I would love to be able to post here an intuitive graph of how a LSTM Autoencoder architecture looks like, but it actually is not that easy to represent. I would say that you can simply think of a LSTM Autoencoder just like the traditional Autoencoder, but with “memory”.
Since we are dealing with a sequence of event logs, what we need to do is present each one of those events to the LSTM Autoencoder, so it can learn what events appear, and when and with what recurrence they appear. I will not give you here the specifics of how exactly that happens at the low level, I will explain that more in-depth in part 8 of this blog post series.
If we represent the reconstruction loss (error) of LSTM Autoencoders, similarly to what we did with the standard Autoencoders, but taking into account that we are dealing with repeating event logs (a sequence) now, this is how things would look like:
Going back to the “cat” scenario that we have been using in previous blog posts, the idea here is that we will not only try to identify if a cat is anomalous or not, we will also try to identify if the moment and recurrency in which we see the cat is anomalous or not. If we see a normal cat (one that we have seen before) at 2am in the morning, and it turns out that we have not seen it before at that time of the day, then this is an anomaly. In this case it is an anomaly not because this is an elephant or a strange cat, but because the recurrency and the timing are unusual.
Now that we understand LSTM Autoencoders, the next question is: how effective will a LSTM Autoencoder be in detecting the malicious Solarwinds scheduled task?
As you may remember from part 5 of this blog post series, we used 2 strategies:
What we will do now is run the LSTM Autoencoder on all 30 days of scheduled tasks event log data, a total of 224.206 event log entries, and see in which anomaly position the malicious Solarwinds scheduled task appears.
Watch now the following short video to see how the LSTM Autoencoder classifies the 4 Solarwinds Scheduled Tasks events.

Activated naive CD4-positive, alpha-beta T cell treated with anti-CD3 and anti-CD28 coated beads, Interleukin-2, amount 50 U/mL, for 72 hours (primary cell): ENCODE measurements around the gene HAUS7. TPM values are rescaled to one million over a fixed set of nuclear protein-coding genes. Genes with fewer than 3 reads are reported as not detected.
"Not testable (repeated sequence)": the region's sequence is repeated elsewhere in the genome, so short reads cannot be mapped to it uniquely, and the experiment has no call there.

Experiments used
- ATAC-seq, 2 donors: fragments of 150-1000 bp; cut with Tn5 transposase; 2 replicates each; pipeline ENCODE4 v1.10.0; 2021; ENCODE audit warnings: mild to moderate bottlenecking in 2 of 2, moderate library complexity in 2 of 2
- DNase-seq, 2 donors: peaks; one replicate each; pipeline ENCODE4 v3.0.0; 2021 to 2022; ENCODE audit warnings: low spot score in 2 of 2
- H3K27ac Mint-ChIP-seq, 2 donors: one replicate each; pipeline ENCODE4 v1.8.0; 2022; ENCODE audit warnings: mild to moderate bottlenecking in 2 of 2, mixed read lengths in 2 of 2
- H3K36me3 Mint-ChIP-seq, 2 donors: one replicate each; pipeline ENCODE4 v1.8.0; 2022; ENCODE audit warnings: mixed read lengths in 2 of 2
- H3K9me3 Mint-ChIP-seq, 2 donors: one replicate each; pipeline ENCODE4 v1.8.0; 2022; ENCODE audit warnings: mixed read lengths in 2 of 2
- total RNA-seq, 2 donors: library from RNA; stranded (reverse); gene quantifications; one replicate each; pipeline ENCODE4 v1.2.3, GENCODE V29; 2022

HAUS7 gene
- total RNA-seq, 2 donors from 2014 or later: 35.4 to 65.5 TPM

Well, honestly the results are amazing!
Which means that one of the 4 malicious scheduled tasks event log entries has been detected as the most anomalous event in the 224.206 event log entries dataset!
Let's take a closer look at how each of the 4 malicious event log entries were classified in terms of anomaly:
In this output, the first column shows the anomaly position of that specific scheduled task event log entry. We can therefore see that:
In summary, the creation of the malicious Solarwinds scheduled task is the most anomalous event in the sequence of events in the 30 day event log dataset.
As a result, we can conclude that we would have been able to detect the attack if we were using this Threat Hunting technique back when the attack happened (well, that is in a best case scenario; please refer to the “Reality Bites” section at the end of part 2 of this blog post series for a realistic perspective in this sense).
In the following loss graph, which represents the Autoencoder reconstruction error for each scheduled task event log entry in the dataset (from 0 to 224.205), you can clearly see a peak around the value 200.000 which corresponds to the 106 and 140 events discussed (entries 202.470 and 202.471):
Well that's the end of our trip! We have been able to find a Machine Learning architecture, the LSTM Autoencoder, which would have been able to detect the creation of the malicious Solarwinds scheduled task as the most anomalous event in a month of data for 100 servers. Not bad!
From here we could of course combine the different techniques presented so far to make them more effective in different scenarios or to provide different perspectives of the data. In all, the techniques presented make a powerful weapon for the Forensicator or Threat Hunter to be used when/as needed, which was our initial objective.
In the next parts of this blog post series we will go a little more in-depth in the Machine Learning side of things, so you can understand how things work under the hood. This way you would be able to adapt these techniques to similar problems even if not exactly the same that we have presented in this case. Obviously, the Autoencoder, the LSTM Autoencoder and the Artifact Pivoting techniques presented are very flexible and can be applied to a myriad of different situations.
Stay Tuned and contact us if you have any comment or question!